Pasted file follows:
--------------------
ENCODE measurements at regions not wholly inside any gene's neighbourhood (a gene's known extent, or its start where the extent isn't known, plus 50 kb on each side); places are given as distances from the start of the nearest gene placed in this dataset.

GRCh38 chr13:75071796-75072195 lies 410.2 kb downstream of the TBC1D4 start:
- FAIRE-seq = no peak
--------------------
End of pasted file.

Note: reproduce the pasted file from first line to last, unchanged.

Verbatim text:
ENCODE measurements at regions not wholly inside any gene's neighbourhood (a gene's known extent, or its start where the extent isn't known, plus 50 kb on each side); places are given as distances from the start of the nearest gene placed in this dataset.

GRCh38 chr13:75071796-75072195 lies 410.2 kb downstream of the TBC1D4 start:
- FAIRE-seq = no peak